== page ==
Nearly every aspect of retailing, from distribution to promotion, has changed dramatically during the last 20 years. And yet the focal point of consumer purchases is still the same: the “moment of truth” when a consumer chooses a product. The point of sale (POS), whether physical (such as a retail store shelf) or electronic (such as a Web site), represents the true center of the manufacturing–retailing universe. It is time for manufacturers and retailers to recognize the full power of the shelf: the potential that they can realize only together.
Photograph by Holly Lindem
We call this new approach shelf-centered collaboration (SCC). It begins with the choice to work together with carefully selected partners in manufacturing and retail to build a systematic, analytic, and responsive infrastructure based on point-of-sale data. There are many reasons for companies to be interested, starting with new opportunities for growth and profitability. Long gone are the days of mass marketing, when a cosmetics, food, or cleaning products company could build big brands, promote them to large audiences, easily take advantage of economies of scale, and watch products leap off the shelves. Instead, thousands of products vie for space in the store aisles of retailers who are fighting one another to attract consumers’ attention and loyalty. The value chain itself struggles to manage this complexity. For example, “shelf out-of-stocks” (desired products that are not available) are at historically high levels, while a positive return on investment for marketing promotions remains a 50-50 proposition at best. SCC addresses these opportunities by enabling manufacturers and retailers to operate in partnership, creating and responding to demand more effectively than they could alone.
SCC also addresses the unforgiving nature of today’s shoppers. After years of widespread Internet use, consumers of all ages are smart, keenly demanding, and highly differentiated. They are skeptical of brands; aware of their health, personal care, and nutritional needs; thoroughly fashion-conscious; and impatient with high prices and shoddy quality. They increasingly prefer products that fulfill more than one need, such as vitamin-enriched beverages or multimedia players. They lose interest or go elsewhere when their desires are not immediately gratified. And they are diverse in their tastes, expecting that some clothes, toys, and foods will be fashionable for a few months and then rapidly disappear, while others last indefinitely. In short, consumers are demanding the right product in the right place at the right time for the right price. To meet that demand, manufacturers and retailers must master staggering levels of business complexity — not just in mature markets like Milwaukee and Madrid, but also in emerging markets like Mumbai and Mexico City.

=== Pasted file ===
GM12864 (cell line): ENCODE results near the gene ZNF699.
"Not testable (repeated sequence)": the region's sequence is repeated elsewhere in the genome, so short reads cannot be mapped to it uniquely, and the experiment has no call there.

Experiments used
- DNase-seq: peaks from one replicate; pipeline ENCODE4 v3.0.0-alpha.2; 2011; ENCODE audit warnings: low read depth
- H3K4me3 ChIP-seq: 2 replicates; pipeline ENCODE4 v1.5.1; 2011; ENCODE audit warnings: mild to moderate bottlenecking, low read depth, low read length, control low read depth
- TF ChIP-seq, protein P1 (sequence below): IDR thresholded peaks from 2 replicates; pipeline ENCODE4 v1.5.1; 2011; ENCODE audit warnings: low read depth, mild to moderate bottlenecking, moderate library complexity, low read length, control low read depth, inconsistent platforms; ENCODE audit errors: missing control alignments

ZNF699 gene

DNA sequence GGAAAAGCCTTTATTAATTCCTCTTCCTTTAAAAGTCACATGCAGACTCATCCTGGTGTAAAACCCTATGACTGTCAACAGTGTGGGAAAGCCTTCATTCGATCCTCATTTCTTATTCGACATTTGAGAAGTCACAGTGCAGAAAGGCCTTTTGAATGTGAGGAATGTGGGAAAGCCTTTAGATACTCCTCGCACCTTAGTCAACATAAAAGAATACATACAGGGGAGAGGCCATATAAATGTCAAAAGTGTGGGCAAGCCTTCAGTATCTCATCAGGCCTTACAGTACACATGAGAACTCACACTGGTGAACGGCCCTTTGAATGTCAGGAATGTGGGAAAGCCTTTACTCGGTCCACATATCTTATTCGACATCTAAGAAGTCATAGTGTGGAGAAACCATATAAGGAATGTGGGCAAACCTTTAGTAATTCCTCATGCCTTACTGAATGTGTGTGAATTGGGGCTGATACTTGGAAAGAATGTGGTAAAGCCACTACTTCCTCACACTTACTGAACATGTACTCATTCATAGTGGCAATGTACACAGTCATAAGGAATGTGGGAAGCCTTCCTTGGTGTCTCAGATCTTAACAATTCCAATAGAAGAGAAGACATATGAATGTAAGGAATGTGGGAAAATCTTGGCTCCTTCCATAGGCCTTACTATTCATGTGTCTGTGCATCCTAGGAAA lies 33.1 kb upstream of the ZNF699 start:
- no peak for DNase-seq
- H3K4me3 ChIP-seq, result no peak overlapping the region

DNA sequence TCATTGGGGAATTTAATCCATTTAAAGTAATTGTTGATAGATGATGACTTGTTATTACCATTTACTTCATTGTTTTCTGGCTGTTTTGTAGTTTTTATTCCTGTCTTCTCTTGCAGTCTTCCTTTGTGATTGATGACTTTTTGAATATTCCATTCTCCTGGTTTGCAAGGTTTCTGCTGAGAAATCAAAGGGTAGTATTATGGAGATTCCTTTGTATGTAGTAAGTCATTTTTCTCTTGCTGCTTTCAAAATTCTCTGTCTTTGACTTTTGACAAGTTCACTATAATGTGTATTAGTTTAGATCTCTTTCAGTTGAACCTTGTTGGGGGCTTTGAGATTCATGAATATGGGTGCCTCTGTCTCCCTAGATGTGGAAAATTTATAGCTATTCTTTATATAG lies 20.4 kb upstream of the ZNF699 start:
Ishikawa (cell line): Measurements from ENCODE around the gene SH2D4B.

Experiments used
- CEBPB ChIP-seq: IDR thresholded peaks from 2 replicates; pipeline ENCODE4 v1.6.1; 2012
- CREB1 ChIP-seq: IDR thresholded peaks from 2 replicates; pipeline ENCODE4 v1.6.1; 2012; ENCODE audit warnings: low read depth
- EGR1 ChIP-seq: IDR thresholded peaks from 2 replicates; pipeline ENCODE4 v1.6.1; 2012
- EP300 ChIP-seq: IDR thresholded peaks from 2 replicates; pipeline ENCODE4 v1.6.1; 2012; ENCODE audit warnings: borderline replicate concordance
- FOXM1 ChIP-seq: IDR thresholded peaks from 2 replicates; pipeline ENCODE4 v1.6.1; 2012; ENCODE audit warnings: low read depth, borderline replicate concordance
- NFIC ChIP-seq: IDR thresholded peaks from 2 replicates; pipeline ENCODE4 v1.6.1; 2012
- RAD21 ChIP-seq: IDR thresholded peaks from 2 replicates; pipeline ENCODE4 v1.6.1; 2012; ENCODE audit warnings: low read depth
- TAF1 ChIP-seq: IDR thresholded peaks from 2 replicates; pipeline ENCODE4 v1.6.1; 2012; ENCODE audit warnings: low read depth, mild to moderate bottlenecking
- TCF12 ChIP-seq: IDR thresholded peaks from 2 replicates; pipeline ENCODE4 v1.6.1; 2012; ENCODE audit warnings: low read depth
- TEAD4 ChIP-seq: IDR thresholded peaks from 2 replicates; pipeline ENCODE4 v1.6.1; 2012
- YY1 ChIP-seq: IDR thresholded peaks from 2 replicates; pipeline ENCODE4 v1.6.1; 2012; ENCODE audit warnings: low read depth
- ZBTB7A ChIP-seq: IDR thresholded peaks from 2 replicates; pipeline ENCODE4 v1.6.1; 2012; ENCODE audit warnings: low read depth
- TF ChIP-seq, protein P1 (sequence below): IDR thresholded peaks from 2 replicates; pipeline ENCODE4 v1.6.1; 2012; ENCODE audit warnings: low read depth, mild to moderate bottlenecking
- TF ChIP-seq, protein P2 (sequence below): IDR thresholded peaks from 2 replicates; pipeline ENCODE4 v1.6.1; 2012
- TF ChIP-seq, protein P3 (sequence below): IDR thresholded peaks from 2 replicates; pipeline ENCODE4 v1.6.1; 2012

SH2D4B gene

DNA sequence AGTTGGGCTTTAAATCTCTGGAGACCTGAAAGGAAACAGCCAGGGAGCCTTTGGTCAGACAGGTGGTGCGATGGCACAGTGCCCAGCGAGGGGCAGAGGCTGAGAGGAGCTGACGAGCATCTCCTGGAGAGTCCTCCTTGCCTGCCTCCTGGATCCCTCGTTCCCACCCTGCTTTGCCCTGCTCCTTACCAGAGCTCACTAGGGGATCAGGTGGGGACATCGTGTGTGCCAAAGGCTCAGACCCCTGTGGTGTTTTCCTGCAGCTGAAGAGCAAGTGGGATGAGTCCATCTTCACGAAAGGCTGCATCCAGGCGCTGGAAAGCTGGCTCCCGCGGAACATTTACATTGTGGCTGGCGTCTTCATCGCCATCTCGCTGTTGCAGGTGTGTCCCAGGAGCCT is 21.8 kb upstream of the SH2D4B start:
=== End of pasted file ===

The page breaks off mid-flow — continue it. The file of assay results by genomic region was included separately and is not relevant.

Manufacturers and retailers are both inspired and exhausted by this opportunity. The most forward-thinking of them are ready to move beyond today’s fragmented marketing and manufacturing approaches. To accomplish this, they will need to learn to work together in new ways. They will need to stop negotiating their purchasing arrangements as a zero-sum game, in which every retailer’s gain is a manufacturer’s loss (and vice versa); instead, they’ll need to start clearing away their organizational and operational roadblocks, and start building new types of managerial and technological links in their value chain. Finally, they will need to shift their focus from the “mean” to the “meaningful.” In other words, they must pay less attention to the aggregated sales figures that most marketers and retailers use today — by category, by region, and by week — and develop instead a granular understanding of consumer demand, tracking and analyzing purchases by item, by store, and by day.
Building a Better Network
Imagine, for a moment, that you could design a consumer value chain from scratch. In other words, you have a free hand to rethink the network of supply, manufacturing, distribution, and retail enterprises that collectively move your product from raw materials to a finished item ready for consumers. Your goal: to provide consumers with the products they want most in the most compelling way, with an appropriately attractive margin for the manufacturers and retailers involved. What would that value chain look like?